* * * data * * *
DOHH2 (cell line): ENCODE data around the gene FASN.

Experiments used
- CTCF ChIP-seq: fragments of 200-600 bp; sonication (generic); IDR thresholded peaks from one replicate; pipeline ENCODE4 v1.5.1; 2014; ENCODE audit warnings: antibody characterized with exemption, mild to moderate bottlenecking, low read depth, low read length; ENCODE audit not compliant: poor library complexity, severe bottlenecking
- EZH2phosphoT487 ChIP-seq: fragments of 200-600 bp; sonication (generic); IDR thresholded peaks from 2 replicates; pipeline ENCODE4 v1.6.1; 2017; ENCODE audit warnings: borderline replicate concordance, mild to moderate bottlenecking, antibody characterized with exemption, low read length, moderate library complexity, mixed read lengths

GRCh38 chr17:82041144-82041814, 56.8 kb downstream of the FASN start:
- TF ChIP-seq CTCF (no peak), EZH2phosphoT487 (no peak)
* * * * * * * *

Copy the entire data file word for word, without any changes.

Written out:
DOHH2 (cell line): ENCODE data around the gene FASN.

Experiments used
- CTCF ChIP-seq: fragments of 200-600 bp; sonication (generic); IDR thresholded peaks from one replicate; pipeline ENCODE4 v1.5.1; 2014; ENCODE audit warnings: antibody characterized with exemption, mild to moderate bottlenecking, low read depth, low read length; ENCODE audit not compliant: poor library complexity, severe bottlenecking
- EZH2phosphoT487 ChIP-seq: fragments of 200-600 bp; sonication (generic); IDR thresholded peaks from 2 replicates; pipeline ENCODE4 v1.6.1; 2017; ENCODE audit warnings: borderline replicate concordance, mild to moderate bottlenecking, antibody characterized with exemption, low read length, moderate library complexity, mixed read lengths

GRCh38 chr17:82041144-82041814, 56.8 kb downstream of the FASN start:
- TF ChIP-seq CTCF (no peak), EZH2phosphoT487 (no peak)